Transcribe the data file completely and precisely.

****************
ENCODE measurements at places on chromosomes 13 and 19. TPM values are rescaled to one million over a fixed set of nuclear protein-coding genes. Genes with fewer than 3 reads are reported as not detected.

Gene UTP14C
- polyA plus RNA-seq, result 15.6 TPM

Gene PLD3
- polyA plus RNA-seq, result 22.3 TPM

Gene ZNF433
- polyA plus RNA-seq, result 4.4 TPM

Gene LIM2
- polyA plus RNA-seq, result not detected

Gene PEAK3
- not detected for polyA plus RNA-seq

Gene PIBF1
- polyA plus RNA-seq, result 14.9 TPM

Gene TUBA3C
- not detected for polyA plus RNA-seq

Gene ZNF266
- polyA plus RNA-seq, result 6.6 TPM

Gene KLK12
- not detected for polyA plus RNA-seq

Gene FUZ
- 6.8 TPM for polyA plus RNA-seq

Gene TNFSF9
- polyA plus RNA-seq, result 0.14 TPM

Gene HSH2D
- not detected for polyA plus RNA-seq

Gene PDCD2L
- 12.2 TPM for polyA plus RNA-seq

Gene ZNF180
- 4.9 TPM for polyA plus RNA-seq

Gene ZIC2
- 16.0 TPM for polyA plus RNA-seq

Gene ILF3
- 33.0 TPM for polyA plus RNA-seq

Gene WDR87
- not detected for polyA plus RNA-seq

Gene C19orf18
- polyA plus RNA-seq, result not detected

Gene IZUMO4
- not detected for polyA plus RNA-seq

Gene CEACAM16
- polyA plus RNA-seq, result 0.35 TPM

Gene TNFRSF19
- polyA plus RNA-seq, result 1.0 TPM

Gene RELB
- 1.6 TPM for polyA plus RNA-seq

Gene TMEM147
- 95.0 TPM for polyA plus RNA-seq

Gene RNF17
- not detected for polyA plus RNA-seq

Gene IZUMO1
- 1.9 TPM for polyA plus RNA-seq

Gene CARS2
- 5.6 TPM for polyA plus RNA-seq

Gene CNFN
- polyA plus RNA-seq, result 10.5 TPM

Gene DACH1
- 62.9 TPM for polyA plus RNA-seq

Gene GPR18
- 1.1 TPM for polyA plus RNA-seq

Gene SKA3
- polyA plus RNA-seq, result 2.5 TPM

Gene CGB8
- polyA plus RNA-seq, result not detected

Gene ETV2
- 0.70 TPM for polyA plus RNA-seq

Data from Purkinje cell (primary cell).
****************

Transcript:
ENCODE measurements at places on chromosomes 13 and 19. TPM values are rescaled to one million over a fixed set of nuclear protein-coding genes. Genes with fewer than 3 reads are reported as not detected.

Gene UTP14C
- polyA plus RNA-seq, result 15.6 TPM

Gene PLD3
- polyA plus RNA-seq, result 22.3 TPM

Gene ZNF433
- polyA plus RNA-seq, result 4.4 TPM

Gene LIM2
- polyA plus RNA-seq, result not detected

Gene PEAK3
- not detected for polyA plus RNA-seq

Gene PIBF1
- polyA plus RNA-seq, result 14.9 TPM

Gene TUBA3C
- not detected for polyA plus RNA-seq

Gene ZNF266
- polyA plus RNA-seq, result 6.6 TPM

Gene KLK12
- not detected for polyA plus RNA-seq

Gene FUZ
- 6.8 TPM for polyA plus RNA-seq

Gene TNFSF9
- polyA plus RNA-seq, result 0.14 TPM

Gene HSH2D
- not detected for polyA plus RNA-seq

Gene PDCD2L
- 12.2 TPM for polyA plus RNA-seq

Gene ZNF180
- 4.9 TPM for polyA plus RNA-seq

Gene ZIC2
- 16.0 TPM for polyA plus RNA-seq

Gene ILF3
- 33.0 TPM for polyA plus RNA-seq

Gene WDR87
- not detected for polyA plus RNA-seq

Gene C19orf18
- polyA plus RNA-seq, result not detected

Gene IZUMO4
- not detected for polyA plus RNA-seq

Gene CEACAM16
- polyA plus RNA-seq, result 0.35 TPM

Gene TNFRSF19
- polyA plus RNA-seq, result 1.0 TPM

Gene RELB
- 1.6 TPM for polyA plus RNA-seq

Gene TMEM147
- 95.0 TPM for polyA plus RNA-seq

Gene RNF17
- not detected for polyA plus RNA-seq

Gene IZUMO1
- 1.9 TPM for polyA plus RNA-seq

Gene CARS2
- 5.6 TPM for polyA plus RNA-seq

Gene CNFN
- polyA plus RNA-seq, result 10.5 TPM

Gene DACH1
- 62.9 TPM for polyA plus RNA-seq

Gene GPR18
- 1.1 TPM for polyA plus RNA-seq

Gene SKA3
- polyA plus RNA-seq, result 2.5 TPM

Gene CGB8
- polyA plus RNA-seq, result not detected

Gene ETV2
- 0.70 TPM for polyA plus RNA-seq

Data from Purkinje cell (primary cell).